This wrongful death case was most unusual. A man was killed in his own front yard.
The day started out in a normal way for the couple in this story: They ate breakfast, talked about their plans for the day, and the man then went outside to spend some time in his front yard. He enjoyed puttering about. His wife later found her 71-year-old husband dead on the front lawn, perhaps not an unusual discovery, given the gentleman’s age. However, it was clear that he had been run over by a vehicle of some sort.
When the shock of the discovery wore off, the wife contacted an injury lawyer about filing a wrongful death lawsuit. As it turned out, the suit was filed against a city worker who had been driving a sewer truck at the time the elderly man was killed. The 46-year-old driver was charged with felony hit-and-run, resulting in death, and misdemeanor death-by-a-vehicle once the police department had completed an accident scene reconstruction.
The evidence in the police report indicated the truck driver had hit the elderly gentleman with the right front portion of the sewer truck, and although the initial charges were significant, the man had the charges reduced subsequent to a plea bargain. Ultimately he was charged with unsafe movement and failure to yield to a pedestrian – a fact that did not go over too well with the dead man’s wife, as the man only had to pay a $50 fine and less than $200 in court costs.
This was a difficult situation for the plaintiff, as the trucker did not even stop at the scene of the accident. He kept driving, while the man lay on the lawn, dying. The wrongful death lawsuit stated that the sewer truck driver knew, or should have known the accident had happened, as he failed to pay attention to what he was doing while driving. Since the driver was a city employee, the city was also named as a defendant in the case.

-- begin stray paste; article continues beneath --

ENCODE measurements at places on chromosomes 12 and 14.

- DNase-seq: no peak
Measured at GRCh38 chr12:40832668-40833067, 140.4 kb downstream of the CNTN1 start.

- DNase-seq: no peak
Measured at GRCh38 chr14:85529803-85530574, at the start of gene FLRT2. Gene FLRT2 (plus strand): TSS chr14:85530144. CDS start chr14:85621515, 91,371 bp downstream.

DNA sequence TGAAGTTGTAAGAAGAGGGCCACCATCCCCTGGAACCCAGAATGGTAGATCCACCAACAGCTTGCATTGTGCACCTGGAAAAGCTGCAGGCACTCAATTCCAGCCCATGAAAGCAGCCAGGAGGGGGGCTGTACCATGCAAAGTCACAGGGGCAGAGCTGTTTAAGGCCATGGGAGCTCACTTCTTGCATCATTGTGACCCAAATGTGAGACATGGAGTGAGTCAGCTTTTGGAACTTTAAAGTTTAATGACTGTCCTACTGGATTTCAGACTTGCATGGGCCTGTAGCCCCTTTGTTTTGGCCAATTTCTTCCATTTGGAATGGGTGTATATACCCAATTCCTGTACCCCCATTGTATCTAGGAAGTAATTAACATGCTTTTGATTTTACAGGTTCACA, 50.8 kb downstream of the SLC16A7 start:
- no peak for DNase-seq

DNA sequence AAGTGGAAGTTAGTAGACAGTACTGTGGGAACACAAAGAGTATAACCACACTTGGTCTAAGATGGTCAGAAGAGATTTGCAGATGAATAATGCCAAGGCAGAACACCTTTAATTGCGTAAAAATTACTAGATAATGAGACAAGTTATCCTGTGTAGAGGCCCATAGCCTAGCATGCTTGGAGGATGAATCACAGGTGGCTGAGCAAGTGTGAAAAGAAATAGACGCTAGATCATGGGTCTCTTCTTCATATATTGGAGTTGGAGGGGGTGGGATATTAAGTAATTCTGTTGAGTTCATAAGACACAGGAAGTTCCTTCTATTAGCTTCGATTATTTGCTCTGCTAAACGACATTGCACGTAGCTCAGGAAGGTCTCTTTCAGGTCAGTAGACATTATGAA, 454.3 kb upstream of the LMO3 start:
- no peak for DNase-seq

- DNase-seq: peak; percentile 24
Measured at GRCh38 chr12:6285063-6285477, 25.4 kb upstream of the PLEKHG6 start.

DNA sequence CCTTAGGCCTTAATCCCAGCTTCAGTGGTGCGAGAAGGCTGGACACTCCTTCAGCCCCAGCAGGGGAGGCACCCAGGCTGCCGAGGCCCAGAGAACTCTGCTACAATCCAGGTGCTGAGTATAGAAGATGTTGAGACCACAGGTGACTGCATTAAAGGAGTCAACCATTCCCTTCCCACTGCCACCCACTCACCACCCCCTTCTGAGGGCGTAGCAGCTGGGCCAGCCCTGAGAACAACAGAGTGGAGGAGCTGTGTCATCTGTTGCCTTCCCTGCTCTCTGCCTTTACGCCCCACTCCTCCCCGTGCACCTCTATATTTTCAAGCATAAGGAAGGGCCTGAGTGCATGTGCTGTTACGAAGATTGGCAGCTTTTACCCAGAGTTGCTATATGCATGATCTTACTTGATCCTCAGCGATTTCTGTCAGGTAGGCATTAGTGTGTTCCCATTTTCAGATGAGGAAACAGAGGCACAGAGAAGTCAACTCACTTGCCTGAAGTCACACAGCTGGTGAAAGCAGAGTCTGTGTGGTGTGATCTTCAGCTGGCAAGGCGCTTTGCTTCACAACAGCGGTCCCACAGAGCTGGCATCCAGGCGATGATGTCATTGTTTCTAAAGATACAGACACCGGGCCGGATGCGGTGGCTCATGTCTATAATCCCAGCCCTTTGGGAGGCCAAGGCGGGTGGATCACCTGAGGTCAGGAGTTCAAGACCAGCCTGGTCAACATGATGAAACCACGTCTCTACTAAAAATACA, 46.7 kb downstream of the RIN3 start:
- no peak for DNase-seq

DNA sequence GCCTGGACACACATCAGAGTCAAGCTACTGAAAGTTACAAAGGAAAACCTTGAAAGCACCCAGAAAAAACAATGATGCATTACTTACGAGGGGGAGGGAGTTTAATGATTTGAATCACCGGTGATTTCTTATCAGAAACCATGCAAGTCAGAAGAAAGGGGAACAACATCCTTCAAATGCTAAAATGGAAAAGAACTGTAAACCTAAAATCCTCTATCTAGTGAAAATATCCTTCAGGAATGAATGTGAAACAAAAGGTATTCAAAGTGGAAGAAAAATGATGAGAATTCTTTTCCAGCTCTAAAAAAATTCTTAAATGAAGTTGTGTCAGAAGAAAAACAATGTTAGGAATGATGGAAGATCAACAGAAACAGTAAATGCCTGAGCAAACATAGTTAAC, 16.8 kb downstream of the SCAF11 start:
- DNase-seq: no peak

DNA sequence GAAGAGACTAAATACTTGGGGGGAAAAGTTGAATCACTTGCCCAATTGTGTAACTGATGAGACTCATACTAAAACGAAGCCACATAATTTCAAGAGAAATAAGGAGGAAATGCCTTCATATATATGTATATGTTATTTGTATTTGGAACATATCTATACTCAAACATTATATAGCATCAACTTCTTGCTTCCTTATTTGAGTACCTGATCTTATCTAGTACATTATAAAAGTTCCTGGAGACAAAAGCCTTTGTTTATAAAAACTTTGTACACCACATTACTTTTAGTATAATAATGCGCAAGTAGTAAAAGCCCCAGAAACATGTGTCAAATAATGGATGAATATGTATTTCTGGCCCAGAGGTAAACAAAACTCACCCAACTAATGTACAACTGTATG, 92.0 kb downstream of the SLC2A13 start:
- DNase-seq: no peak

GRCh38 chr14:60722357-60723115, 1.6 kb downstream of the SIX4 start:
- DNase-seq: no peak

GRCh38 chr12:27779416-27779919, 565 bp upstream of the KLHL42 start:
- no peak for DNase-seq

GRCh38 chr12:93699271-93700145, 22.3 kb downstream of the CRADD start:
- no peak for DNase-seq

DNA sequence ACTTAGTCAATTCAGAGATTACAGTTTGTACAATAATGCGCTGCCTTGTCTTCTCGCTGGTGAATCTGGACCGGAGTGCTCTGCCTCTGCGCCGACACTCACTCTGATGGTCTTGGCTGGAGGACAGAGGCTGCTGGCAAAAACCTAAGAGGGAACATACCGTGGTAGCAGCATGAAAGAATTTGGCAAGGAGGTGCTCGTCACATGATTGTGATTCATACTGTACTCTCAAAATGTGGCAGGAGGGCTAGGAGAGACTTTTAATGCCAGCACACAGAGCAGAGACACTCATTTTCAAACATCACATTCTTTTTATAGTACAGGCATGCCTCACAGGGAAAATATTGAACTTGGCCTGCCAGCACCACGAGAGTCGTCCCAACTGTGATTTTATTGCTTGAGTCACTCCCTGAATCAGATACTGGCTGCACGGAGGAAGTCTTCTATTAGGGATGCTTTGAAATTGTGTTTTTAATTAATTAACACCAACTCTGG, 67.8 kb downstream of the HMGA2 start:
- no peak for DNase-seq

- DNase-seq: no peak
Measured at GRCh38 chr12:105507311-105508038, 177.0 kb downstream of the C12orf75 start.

Was the driver negligent? Was the city negligent in entrusting the driver with their vehicle? These are all questions that the court will entertain when the case moves forward. The plaintiff is asking the court for expenses for her husband’s funeral and for punitive damages from the driver and the city. The main question will be whether or not the city was negligent in hiring the trucker and whether the trucker was incompetent or inexperienced to safely operate the sewer truck. The court will also need to determine if the truck driver’s actions were so egregious as to merit punitive damages.
Cases like this are complex and best handled by an experienced Atlanta injury lawyer. Typically, in situations such as this, there is more than one party named to the suit, depending on the circumstances of the case, and what insurance companies may be involved. Of concern will also be the details surrounding how the man was hit while on his front lawn. It raises a number of questions the court will want answers to before reaching a decision.
Tim Anderson writes for Atlanta Personal Injury attorney, Stephen M. Ozcomert. The firm specializes in personal injury, malpractice, motorcycle accidents, and wrongful death. To learn more about Atlanta personal injury lawyer, Stephen M. Ozcomert, visit Ozcomert.com.